Iowa is looking to become among a handful of states that allow — on a statewide basis — live electronic reporting from the courtroom, including live blogging and “tweeting.”
A proposal to revise the Iowa court rules for expanded media coverage also looks to broaden the court’s definition of news media. That means, for example, that someone who does not work for a news agency but regularly blogs about criminal cases could receive approval to post live updates during court proceedings.
“The Supreme Court requested the review because judges and court staff are faced with bloggers, smart phones, and Twitter, among other forms of technology that are not specifically addressed in the current rules,” according to a news release from the Iowa Judicial Branch.
If the Iowa Supreme Court approves the proposed rule revisions, Iowans could see more live electronic coverage of criminal cases on more platforms. It also would mean uniformity among Iowa court houses.
“It was inconsistent around the state,” said Steve Davis, court communications officer for the Iowa Judicial Branch. “It was allowed in some areas and not in others.”
Iowa’s expanded media coverage rules first were approved in 1979, and they have been only slightly updated since. The proposed changes are the result of a 10-month review by an advisory committee, and they must now go through a 60-day public comment period.
The Supreme Court will have the ultimate say as to whether the rules are changed, according to Davis. The goal of the new rules, according to the committee’s final report, is to “allow transparency of the legal process while not disrupting court proceedings or interfering with individual rights.”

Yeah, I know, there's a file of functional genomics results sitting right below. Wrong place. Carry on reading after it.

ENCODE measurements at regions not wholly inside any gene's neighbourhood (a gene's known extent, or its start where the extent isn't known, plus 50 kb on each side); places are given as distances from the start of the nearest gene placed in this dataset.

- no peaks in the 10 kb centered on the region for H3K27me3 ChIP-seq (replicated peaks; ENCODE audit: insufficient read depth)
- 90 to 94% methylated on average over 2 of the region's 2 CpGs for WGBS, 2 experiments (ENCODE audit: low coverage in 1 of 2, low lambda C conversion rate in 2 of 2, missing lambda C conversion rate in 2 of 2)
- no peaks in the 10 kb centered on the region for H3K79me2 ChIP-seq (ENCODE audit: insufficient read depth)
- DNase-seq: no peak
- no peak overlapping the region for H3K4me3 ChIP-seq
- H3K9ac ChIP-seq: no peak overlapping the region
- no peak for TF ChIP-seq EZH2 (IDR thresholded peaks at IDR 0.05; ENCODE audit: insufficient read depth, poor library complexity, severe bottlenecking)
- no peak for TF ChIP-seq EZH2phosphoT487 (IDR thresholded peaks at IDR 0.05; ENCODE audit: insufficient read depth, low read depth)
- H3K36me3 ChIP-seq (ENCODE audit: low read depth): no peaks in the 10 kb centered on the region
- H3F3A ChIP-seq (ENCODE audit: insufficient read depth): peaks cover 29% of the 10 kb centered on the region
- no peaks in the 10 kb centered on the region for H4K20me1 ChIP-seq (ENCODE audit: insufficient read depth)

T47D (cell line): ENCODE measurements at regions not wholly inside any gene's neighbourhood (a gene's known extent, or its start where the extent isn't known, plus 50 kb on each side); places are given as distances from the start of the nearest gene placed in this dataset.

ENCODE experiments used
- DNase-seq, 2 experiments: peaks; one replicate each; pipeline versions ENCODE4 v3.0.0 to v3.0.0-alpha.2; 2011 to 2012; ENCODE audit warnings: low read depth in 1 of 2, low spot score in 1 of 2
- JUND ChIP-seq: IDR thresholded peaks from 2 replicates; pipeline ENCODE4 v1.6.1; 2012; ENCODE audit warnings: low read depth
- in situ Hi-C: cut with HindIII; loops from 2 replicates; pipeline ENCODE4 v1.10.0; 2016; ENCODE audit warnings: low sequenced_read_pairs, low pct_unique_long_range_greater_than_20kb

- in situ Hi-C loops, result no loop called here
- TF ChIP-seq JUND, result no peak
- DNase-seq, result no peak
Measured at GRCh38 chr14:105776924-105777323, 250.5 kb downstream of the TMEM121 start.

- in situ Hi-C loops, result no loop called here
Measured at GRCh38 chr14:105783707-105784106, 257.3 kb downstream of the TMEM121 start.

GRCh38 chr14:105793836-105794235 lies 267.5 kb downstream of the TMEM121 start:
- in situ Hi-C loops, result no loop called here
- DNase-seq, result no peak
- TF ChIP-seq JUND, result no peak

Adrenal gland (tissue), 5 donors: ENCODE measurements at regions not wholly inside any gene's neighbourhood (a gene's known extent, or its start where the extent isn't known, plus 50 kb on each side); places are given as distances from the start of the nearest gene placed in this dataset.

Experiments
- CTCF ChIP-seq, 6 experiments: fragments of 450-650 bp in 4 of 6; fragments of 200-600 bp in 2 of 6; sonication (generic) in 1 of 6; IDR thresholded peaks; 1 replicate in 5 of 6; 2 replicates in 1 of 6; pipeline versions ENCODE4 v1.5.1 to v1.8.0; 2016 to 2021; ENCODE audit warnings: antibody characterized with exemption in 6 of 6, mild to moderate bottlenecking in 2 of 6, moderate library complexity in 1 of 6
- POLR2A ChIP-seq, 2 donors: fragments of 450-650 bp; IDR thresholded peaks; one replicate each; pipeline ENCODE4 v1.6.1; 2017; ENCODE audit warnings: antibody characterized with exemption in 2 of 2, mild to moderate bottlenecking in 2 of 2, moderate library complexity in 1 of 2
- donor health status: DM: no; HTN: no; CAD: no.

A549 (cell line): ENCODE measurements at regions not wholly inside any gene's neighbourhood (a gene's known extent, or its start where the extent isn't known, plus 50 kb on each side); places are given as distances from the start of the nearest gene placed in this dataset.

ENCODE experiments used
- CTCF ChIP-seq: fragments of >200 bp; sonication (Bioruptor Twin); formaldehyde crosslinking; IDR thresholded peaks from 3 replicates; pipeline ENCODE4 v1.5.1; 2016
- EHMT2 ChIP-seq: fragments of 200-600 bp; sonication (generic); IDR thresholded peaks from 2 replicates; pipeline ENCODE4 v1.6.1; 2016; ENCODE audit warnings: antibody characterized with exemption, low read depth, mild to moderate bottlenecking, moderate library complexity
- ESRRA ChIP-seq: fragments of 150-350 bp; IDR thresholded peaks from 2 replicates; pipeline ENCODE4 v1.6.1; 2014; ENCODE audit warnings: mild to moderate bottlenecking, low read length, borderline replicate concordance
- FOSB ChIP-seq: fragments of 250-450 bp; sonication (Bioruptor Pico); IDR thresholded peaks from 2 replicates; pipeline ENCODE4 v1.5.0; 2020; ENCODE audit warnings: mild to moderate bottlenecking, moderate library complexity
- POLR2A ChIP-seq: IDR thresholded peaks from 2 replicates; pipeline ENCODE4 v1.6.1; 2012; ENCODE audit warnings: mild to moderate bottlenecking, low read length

The proposed expanded definition of “electronic devices” is broad enough to allow for the introduction of future technology, and the new definition of “live electronic reporting” would allow for tweeting, blogging and other methods of real-time reporting, according to the report.
The term “news media” was not defined under the old rules. The proposal gives that term a broad definition – “any person who regularly gathers, prepares, photographs, records, writes, edits, reports or publishes news or information about matters of public interest in any medium.”
But it still requires that person to successfully apply to participate in news media coverage and to agree to comply with all court rules.
“This will allow the judicial officer better control of the courtroom when there are several members of the news media covering a case,” according to the report.
Because today’s reporters often use multiple electronic devices to report a story, the committee proposed increasing the number of people who are allowed to record or photograph in a courtroom.
Existing rules allow two still cameras, two video cameras and an audio recorder. The amended rules do not limit the number of any particular device but rather allow for no more than five members of the media to be using still cameras, video cameras, audio records or other electronic devices.
Supreme Court Justice Bruce B. Zager said in a news release that the proposed rules are meant to address “modern news gathering practices in the courtroom while protecting the rights of parties to a fair trial, personal privacy and safety.”
Only a handful of other states have rules allowing for electronic reporting in the courtroom statewide, according to the committee.
“Iowa historically has been at the forefront of allowing open access to its court proceedings,” Iowa Freedom of Information Council Executive Director Kathleen Richardson said in a news release. “And the proposed revisions to the rules for expanded media coverage will prepare Iowa’s courts for the reality of modern digital news-gathering and publishing.”
To submit comments about the proposed rule changes, visit the judiciary’s website.